Flash Fiction Month 2016, Day 28
“We can rebuild him. We have the technology!”
“Aaand right off the bat, that’s a reference to the wrong thing.”
“What do you mean? It makes perfect sense!”
“We’re turning the guy into a robo-cop, and you just quoted The Six Million Dollar Man.”
“Yeah, but they’ve given us exactly six million dollars to do it.”
There was a brief pause.
“Do you ever get the feeling that the guys upstairs have a sense of humour? It never feels like it in person but then they pull something like this.”
Arnold K. Marty was finding it harder and harder to pretend that this was all a dream. He twitched and stretched, preparing to get up, and wasn’t too surprised to discover that his arms and legs made robot noises as he did so.
“Okay,” he said, somewhat surprised to discover that he didn’t have a robot voice too. “What did you do?”
“We rebuilt you,” explained a skinny guy in a lab coat whose nametag label said “Phil.” “You are now the most technologically advanced officer on the force!”
“But,” added an equally skinny guy whose nametag said “Apply label here,” “bear in mind that six million dollars is way, way less now than it was in 1973.”
“It was actually something of a shoestring budget,” agreed Phil.
“So, you know, maybe manage your expectations here a little, okay?”
Marty swung his legs off the stainless steel table and stood up. There was a definite amount of robot noise going on as he did so.
“Yeah,” said Phil. “You know how whenever a new games console comes out, it’s really big and chunky, and after a little while they bring out like a ‘slim’ model, and then maybe a sort of ‘super slim’ after that, and everybody’s amazed how clunky the original fat one looks in comparison?”
“You’ve got the fat robot limbs,” said the other guy, undiplomatically.
Phil shot him a look.
“What?” The other guy stared back. “You know that’s what they’re going to call them in a few years.”
“The thing to focus on,” said Phil to Marty, “is that with the miracles of modern science, we have brought you back from the brink of death, and provided you with normal human mobility…and then some!”
That caught Marty’s interest. “Oh?”
“Okay,” said Phil, hands raised in a “get this” gesture. “Get this. You know how regular police officers will have to run after a suspect, but then their legs get tired and they have to stop and rest?”
“Yeah?” Marty was liking the sound of this.
“Well when your legs get tired, you can sit and rest on the fold-up chair legs we installed in your buttocks!”
“We should clarify,” said the other guy, “that the chair legs flip out from a custom-built compartment in your buttocks. They’re not…you know…up there.”
“They’re also kind of short and not all that comfortable, so if there’s a bench nearby you might want to go ahead and use that instead.”
“Great.” Marty was liking the sound of it less now that he had a more accurate grasp of what exactly “it” was. “What else can I do?”
“Well,” said Phil, his enthusiasm returning. “You know how regular police officers have to search databases for suspects and fill out lots of paperwork?”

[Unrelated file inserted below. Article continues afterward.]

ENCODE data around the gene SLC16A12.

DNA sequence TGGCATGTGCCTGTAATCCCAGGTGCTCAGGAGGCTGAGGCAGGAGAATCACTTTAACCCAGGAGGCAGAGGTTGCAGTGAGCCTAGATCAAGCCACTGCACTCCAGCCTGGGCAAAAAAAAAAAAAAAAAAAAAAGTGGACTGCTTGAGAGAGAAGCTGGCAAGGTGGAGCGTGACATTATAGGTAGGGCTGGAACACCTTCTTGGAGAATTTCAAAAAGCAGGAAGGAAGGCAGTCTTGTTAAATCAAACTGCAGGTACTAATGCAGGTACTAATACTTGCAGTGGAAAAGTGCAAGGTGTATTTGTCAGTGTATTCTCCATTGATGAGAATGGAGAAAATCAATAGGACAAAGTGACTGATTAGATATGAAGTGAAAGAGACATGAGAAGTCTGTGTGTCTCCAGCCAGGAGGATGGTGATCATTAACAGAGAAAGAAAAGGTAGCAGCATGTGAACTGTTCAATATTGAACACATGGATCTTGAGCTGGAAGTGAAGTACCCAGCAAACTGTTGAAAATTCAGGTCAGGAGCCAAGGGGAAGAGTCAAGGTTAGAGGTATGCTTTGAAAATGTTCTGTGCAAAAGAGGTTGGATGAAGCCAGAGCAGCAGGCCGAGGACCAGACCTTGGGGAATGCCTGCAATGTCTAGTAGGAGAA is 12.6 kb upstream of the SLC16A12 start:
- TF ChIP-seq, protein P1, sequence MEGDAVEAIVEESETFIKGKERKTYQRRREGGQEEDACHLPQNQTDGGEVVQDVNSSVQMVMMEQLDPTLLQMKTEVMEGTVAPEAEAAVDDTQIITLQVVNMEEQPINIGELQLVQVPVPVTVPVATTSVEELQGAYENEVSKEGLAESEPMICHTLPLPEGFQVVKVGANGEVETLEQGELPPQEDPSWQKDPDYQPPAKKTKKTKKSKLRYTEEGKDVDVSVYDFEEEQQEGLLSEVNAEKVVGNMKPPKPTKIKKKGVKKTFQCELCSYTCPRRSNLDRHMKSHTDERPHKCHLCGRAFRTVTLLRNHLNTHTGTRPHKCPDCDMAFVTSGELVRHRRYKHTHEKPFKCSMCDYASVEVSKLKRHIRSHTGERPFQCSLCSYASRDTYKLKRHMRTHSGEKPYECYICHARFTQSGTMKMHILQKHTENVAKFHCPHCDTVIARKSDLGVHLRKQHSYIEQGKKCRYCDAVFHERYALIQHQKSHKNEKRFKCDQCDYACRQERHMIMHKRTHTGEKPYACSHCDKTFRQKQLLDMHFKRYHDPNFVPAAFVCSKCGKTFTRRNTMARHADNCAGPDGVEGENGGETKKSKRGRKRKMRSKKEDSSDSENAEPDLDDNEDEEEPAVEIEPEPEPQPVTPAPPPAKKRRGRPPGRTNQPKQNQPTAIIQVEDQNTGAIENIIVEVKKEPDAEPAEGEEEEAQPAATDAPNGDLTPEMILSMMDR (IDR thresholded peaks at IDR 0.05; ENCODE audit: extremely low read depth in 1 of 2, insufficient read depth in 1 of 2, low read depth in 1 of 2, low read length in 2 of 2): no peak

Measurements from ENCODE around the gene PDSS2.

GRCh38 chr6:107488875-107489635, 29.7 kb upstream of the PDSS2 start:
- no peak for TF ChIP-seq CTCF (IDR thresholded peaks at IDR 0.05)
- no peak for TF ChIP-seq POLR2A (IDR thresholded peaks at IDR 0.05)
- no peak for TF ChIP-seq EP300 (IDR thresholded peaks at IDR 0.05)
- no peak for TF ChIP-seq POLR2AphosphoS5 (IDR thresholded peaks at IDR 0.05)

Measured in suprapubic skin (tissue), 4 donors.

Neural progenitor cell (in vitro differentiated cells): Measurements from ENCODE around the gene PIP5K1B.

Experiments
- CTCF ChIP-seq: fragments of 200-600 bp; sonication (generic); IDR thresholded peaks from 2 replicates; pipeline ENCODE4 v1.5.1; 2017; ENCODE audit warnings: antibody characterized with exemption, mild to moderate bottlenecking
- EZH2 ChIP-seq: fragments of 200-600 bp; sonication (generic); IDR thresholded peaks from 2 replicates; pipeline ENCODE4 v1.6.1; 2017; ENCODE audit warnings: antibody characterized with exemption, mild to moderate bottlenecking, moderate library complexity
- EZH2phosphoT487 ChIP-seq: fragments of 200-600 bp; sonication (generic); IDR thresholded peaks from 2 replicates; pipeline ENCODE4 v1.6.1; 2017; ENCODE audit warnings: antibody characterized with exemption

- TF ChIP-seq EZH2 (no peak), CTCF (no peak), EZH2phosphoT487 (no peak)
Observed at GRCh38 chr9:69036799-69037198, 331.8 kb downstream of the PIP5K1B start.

“Yeah…” Marty had this sneaking suspicion that he might not have been shot quite so many times if he hadn’t been up quite so late the night before filing reports.
“I bet you’ve always wished you had some kind of sci-fi knuckle spike that would let you download files straight to your brain.”
“Not exactly,” admitted Marty, “but that does sound cool.”
“Well now you can type really fast! And that’s the next best thing to a sci-fi knuckle spike!”
“Gee,” said Marty. “Super.”
“Go ahead! Try it out!”
The other guy wheeled over a laptop on a little metal trolley.
Marty gave it a whirl: “I am testosterone my soup her fast typing Speedo.”
“It makes heavy use of predictive text,” explained the other guy, wheeling the laptop trolley away again.
Marty was decidedly underwhelmed. “Please tell me you’re saving the best for last.”
The two cyberneticists looked at one another.
“Okay.” Phil stepped over to the doorway, peeked out into the hall, then quietly pushed the door closed. Strictly speaking, we’re not supposed to show you this yet.”
“The company instructed us to wait until you’d had a little more time to adjust.”
“To adapt to the powers granted to you by this melding of man and machine.”
“But we think you’re ready.”
“Since you do seem to have taken the whole cyborg body thing in stride.”
There fell upon the lab a tense silence of anticipation.
“Well?” asked Marty at last. “What is it?”
“Twist your left nipple seventy degrees anticlockwise,” said Phil, slowly and clearly.
Marty was taken aback by just how slowly and clearly he’d said it. It sounded as though they’d installed some kind of bomb. “My anticlockwise,” he asked, “or your anticlockwise?”
“They’re the same anticlockwise,” said Phil, like Marty was an idiot.
“No, hang on,” put in the other guy. “I get what he means. If you were looking at it from the opposite side, it would be the opposite direction.”
“What opposite side!?”
“What do you even mean?!? Look.” He walked up to Marty and gestured. “That way. Twist it that way.”
Very gently, Marty did as he was instructed.
There was a sharp click, and a mysterious ring popped out of his chest.
“It’s a cup holder. You’ve given me a cup holder.”
“Perfect for stakeouts!” Phil beamed.
Marty sighed, storming noisily out of the room. “I need a drink.”
There fell upon the lab a regular, non-tense silence.
“I don’t think he likes it,” observed the guy with no name tag.
The silence was broken by Marty’s return, a tumbler of scotch perched upon his pectoral.
“Actually,” he said, “this is pretty handy.”
If you’ve enjoyed this story, you can find my work from previous Flash Fiction Months collected in these books:
Click any cover to find that book in your choice of format.
You might also be interested in my sci-fi murder mystery novella, Ten Little Astronauts, which was recently accepted by Unbound.